|Ambiwhateverous - sunday 2009-03-29 0837||last modified 2009-04-01 0304|
|Categories: Nerdy, Daily Grind|
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My first exposure to UNIX as a user was at the University of Minnesota where I first formally learned a computer language (they had us doing BASIC and LOGO in elementary school; strangely enough, at the time that was the last of programming for the remainder of a student's tenure there). Perhaps in part to avoid the ongoing holy war of emacs vs. vi, the teaching assistants and professor never bothered introducing us to vi, only emacs. So my first instinct in editing is to type
In my first exposure to snowboarding, I waffled a bit, then made a choice to ride goofy (right foot forward). Not that I'm any good at it, but I happen to be at a point in learning where, if I don't make a conscious effort to try to ride both regular and goofy, I'll probably never be able to ride regular with any precision. So I try to switch; whenever I happen to take that month or two or that whole season to live on a mountain, I'll keep at switching. I have this unfounded suspicion that being able to ride facing either way is a useful skill.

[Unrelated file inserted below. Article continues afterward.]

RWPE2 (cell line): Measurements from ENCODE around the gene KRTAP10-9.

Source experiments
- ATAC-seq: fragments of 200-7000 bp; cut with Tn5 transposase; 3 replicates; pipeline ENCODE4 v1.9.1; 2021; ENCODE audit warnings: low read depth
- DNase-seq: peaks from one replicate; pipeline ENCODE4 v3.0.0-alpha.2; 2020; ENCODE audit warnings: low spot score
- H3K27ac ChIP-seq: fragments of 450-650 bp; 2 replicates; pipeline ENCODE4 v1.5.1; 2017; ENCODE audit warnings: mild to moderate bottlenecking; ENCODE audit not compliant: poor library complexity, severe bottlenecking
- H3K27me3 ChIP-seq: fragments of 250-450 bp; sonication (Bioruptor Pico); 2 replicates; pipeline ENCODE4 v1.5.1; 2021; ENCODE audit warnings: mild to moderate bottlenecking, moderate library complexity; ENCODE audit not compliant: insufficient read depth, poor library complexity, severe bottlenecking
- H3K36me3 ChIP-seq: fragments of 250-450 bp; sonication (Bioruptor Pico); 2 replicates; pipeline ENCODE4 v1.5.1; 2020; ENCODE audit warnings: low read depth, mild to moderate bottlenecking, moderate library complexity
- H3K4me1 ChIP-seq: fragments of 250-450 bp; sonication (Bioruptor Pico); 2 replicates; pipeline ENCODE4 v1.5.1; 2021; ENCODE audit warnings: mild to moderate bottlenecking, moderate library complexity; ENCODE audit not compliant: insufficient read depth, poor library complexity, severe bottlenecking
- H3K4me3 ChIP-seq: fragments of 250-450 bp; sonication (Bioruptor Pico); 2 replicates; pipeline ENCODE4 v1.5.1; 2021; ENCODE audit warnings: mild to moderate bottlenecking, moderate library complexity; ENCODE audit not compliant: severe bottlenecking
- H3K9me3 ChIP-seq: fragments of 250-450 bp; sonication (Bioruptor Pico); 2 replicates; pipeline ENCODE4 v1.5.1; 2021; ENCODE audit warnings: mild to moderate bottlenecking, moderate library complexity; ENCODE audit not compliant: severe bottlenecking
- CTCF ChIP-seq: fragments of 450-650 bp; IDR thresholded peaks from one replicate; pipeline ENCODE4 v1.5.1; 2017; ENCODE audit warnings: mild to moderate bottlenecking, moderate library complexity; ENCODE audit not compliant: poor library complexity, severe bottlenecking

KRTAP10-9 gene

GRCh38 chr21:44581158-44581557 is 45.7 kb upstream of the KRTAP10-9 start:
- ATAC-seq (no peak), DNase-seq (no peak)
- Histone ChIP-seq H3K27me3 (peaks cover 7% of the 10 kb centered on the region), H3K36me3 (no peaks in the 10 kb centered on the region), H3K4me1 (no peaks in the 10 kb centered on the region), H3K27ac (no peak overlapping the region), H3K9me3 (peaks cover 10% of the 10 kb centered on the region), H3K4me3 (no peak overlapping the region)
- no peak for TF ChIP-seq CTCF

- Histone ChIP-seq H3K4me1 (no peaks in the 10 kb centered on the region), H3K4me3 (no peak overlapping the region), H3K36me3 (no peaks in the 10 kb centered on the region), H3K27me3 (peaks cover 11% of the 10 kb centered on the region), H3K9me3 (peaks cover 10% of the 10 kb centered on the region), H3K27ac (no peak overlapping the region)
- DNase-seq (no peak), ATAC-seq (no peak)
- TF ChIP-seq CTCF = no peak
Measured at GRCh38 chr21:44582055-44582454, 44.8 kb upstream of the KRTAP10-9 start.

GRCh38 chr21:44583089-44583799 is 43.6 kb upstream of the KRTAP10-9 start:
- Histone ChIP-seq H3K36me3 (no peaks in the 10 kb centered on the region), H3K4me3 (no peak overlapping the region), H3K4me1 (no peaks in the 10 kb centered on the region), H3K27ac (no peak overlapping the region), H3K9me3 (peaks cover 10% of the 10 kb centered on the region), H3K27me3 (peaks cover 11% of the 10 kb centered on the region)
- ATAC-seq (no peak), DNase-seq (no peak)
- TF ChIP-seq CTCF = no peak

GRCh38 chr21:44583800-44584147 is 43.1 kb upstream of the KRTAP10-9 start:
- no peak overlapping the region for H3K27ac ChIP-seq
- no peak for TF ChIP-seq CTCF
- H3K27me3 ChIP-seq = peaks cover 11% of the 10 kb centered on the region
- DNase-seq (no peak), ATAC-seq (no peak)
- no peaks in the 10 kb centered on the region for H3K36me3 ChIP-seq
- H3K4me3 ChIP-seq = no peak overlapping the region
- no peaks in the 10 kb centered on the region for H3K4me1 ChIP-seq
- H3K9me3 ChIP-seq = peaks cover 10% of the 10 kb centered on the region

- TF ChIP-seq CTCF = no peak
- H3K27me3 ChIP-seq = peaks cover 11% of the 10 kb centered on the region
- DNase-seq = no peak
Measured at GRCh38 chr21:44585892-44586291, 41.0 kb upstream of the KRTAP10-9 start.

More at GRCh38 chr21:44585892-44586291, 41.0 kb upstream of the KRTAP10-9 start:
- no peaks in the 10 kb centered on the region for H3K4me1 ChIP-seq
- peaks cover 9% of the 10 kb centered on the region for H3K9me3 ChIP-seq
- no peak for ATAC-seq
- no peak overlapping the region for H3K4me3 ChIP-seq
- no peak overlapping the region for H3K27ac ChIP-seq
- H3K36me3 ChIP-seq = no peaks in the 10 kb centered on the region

And so it is with editors. I'm trying to learn to use vi now, in part by force because one environment simply doesn't have emacs available. My first instinct there is still to turn to emacs; a number of times I've tried to launch it only to be reminded it isn't there. Learning progresses, and fourteen years are hard to unlearn, but there are some interesting reversals. I'll be sitting at an emacs terminal and type
There's a general philosophy of traveling on both sides of an issue that one might extract if they were digging too deeply. Or maybe a fear of commitment? Now if only I could learn to write with my left hand.